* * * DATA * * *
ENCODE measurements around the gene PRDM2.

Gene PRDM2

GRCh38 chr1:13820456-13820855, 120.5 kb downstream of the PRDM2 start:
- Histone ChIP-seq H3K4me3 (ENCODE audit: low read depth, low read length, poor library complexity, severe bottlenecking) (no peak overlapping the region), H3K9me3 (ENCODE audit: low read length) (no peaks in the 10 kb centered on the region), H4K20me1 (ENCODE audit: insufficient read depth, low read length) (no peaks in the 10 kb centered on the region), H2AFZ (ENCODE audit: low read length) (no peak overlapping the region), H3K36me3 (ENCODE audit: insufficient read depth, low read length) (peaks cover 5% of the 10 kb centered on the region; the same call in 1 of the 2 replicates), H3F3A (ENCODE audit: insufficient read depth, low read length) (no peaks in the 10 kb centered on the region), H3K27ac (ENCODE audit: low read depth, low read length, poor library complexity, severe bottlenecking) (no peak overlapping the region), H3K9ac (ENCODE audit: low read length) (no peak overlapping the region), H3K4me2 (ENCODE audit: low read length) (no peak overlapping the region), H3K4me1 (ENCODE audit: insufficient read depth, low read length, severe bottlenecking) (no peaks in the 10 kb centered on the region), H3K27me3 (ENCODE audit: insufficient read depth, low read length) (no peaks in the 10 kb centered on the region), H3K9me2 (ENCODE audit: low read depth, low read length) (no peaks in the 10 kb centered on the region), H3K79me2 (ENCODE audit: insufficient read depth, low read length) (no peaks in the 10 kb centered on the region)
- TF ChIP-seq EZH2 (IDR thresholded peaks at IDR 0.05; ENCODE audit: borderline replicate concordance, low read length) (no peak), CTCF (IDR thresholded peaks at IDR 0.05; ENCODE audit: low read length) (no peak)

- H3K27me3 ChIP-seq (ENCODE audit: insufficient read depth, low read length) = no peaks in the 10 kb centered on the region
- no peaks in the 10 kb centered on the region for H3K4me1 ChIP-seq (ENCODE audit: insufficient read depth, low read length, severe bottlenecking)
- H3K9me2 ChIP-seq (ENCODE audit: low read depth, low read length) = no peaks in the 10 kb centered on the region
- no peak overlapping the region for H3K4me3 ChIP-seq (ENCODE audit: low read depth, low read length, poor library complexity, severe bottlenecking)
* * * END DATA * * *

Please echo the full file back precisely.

ENCODE measurements around the gene PRDM2.

Gene PRDM2

GRCh38 chr1:13820456-13820855, 120.5 kb downstream of the PRDM2 start:
- Histone ChIP-seq H3K4me3 (ENCODE audit: low read depth, low read length, poor library complexity, severe bottlenecking) (no peak overlapping the region), H3K9me3 (ENCODE audit: low read length) (no peaks in the 10 kb centered on the region), H4K20me1 (ENCODE audit: insufficient read depth, low read length) (no peaks in the 10 kb centered on the region), H2AFZ (ENCODE audit: low read length) (no peak overlapping the region), H3K36me3 (ENCODE audit: insufficient read depth, low read length) (peaks cover 5% of the 10 kb centered on the region; the same call in 1 of the 2 replicates), H3F3A (ENCODE audit: insufficient read depth, low read length) (no peaks in the 10 kb centered on the region), H3K27ac (ENCODE audit: low read depth, low read length, poor library complexity, severe bottlenecking) (no peak overlapping the region), H3K9ac (ENCODE audit: low read length) (no peak overlapping the region), H3K4me2 (ENCODE audit: low read length) (no peak overlapping the region), H3K4me1 (ENCODE audit: insufficient read depth, low read length, severe bottlenecking) (no peaks in the 10 kb centered on the region), H3K27me3 (ENCODE audit: insufficient read depth, low read length) (no peaks in the 10 kb centered on the region), H3K9me2 (ENCODE audit: low read depth, low read length) (no peaks in the 10 kb centered on the region), H3K79me2 (ENCODE audit: insufficient read depth, low read length) (no peaks in the 10 kb centered on the region)
- TF ChIP-seq EZH2 (IDR thresholded peaks at IDR 0.05; ENCODE audit: borderline replicate concordance, low read length) (no peak), CTCF (IDR thresholded peaks at IDR 0.05; ENCODE audit: low read length) (no peak)

- H3K27me3 ChIP-seq (ENCODE audit: insufficient read depth, low read length) = no peaks in the 10 kb centered on the region
- no peaks in the 10 kb centered on the region for H3K4me1 ChIP-seq (ENCODE audit: insufficient read depth, low read length, severe bottlenecking)
- H3K9me2 ChIP-seq (ENCODE audit: low read depth, low read length) = no peaks in the 10 kb centered on the region
- no peak overlapping the region for H3K4me3 ChIP-seq (ENCODE audit: low read depth, low read length, poor library complexity, severe bottlenecking)